A recent study conducted by researchers at the University of Pennsylvania’s Perelman School of Medicine found that sleep deprivation might actually help reduce the symptoms of depression. Results from the research show that up to 50 percent of the people suffering from depression might temporarily benefit from a short-term lack of sleep.
Sleep Deprivation Combats Depression But Is Not a Solution
The lack of sleep is often regarded as a symptom of a depressive mood disorder. It has long been thought that lack of sleep results in an irritable mood. However, it might seemingly also help curb some depression symptoms.
Elaine Boland, the study’s lead researcher, explains that individuals across different populations benefitted from the loss of sleep. This was not noted to hold regardless of the type of deprivation, be it partial or total. The sort of medicine administered as well as what the definition of response was or how the outcome was measured also seemingly did not affect the results.
Researchers took into account both partial (20-21 hours without sleeping) and total sleep deprivation (36 hours without sleeping). Their analysis included data gathered from sources dating between 1974 to 2016.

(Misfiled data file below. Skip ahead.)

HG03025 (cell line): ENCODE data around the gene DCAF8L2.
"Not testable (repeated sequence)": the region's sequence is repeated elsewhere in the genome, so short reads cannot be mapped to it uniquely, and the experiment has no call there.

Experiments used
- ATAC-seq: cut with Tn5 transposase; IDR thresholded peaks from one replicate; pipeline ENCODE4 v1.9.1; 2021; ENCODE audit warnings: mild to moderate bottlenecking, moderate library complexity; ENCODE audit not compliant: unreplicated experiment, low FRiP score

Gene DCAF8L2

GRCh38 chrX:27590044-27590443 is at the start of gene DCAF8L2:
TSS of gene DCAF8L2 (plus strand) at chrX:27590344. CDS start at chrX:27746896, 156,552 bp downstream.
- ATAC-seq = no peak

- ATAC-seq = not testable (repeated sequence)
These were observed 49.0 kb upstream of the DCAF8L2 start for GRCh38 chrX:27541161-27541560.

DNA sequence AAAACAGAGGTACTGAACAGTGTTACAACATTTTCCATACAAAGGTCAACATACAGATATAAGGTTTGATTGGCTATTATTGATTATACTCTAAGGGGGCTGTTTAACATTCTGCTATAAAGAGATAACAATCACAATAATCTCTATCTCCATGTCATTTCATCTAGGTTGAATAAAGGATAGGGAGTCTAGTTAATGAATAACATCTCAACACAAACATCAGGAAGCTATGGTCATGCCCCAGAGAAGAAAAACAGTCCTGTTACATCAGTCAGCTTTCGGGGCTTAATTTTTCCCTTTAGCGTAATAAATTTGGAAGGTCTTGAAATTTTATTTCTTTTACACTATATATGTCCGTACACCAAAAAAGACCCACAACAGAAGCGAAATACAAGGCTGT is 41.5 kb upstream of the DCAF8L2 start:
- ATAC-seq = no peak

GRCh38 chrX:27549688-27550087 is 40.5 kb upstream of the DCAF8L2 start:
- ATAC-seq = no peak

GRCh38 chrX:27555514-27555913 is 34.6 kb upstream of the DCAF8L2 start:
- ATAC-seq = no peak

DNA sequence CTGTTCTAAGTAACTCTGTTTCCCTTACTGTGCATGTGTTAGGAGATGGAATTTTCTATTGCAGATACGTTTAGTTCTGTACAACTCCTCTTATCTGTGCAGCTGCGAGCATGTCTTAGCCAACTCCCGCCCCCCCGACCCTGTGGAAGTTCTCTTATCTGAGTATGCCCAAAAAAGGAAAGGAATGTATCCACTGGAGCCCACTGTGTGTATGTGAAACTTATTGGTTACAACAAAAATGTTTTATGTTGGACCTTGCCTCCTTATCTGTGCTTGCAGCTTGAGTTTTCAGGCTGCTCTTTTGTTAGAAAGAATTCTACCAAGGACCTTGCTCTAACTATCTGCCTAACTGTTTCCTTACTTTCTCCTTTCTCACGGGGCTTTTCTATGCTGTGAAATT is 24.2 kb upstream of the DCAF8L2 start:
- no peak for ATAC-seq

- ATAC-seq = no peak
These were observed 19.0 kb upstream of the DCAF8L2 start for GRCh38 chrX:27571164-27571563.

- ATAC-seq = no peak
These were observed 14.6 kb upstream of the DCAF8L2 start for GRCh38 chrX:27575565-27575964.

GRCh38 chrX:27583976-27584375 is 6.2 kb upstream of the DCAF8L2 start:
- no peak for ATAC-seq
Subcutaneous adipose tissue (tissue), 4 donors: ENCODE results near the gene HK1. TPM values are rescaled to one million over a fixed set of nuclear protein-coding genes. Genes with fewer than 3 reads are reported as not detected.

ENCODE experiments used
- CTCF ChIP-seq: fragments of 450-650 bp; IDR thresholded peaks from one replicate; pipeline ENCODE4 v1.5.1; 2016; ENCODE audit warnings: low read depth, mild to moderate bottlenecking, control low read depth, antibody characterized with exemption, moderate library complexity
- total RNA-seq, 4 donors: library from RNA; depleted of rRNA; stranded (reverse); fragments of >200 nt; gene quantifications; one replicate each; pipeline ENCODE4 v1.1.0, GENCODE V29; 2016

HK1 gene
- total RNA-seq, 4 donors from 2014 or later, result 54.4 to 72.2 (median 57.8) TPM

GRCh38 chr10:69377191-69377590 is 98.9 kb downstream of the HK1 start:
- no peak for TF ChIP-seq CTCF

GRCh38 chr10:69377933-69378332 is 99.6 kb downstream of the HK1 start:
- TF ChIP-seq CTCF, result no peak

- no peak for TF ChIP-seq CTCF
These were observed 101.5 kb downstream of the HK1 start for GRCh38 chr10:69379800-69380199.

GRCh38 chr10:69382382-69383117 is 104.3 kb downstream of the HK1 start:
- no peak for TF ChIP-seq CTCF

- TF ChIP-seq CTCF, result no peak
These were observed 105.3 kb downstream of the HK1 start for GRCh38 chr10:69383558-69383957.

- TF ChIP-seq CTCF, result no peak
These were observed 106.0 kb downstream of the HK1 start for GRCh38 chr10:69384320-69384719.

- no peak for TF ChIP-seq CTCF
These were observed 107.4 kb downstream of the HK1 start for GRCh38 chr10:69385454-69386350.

The connection between a lack of sleep and improving one’s mood actually goes back to 19th century Germany. Psychiatrist Johann Christian August Heinroth asserted that a lack of sleep seemed to improve melancholia symptoms in his patients. He even used sleep deprivation as a therapeutic tool for melancholic patients.
The therapeutic use of deprivation in a clinical setting is still a controversial subject since the lack of sleep is often associated with the possible development of mental illness. However, as some researchers suggest, one night of deprivation could lead to the brain being able to reset its circadian rhythm the following evening.
While deprivation seems to provide some temporary relief from the symptoms of a depressive mood, it should not be used on the long-term. It should also not come in the way of making helpful lifestyle changes. Ones that will promote a more sustainable improvement in mood.
The study’s findings and results are presented in a paper released in The Journal of Clinical Psychiatry.
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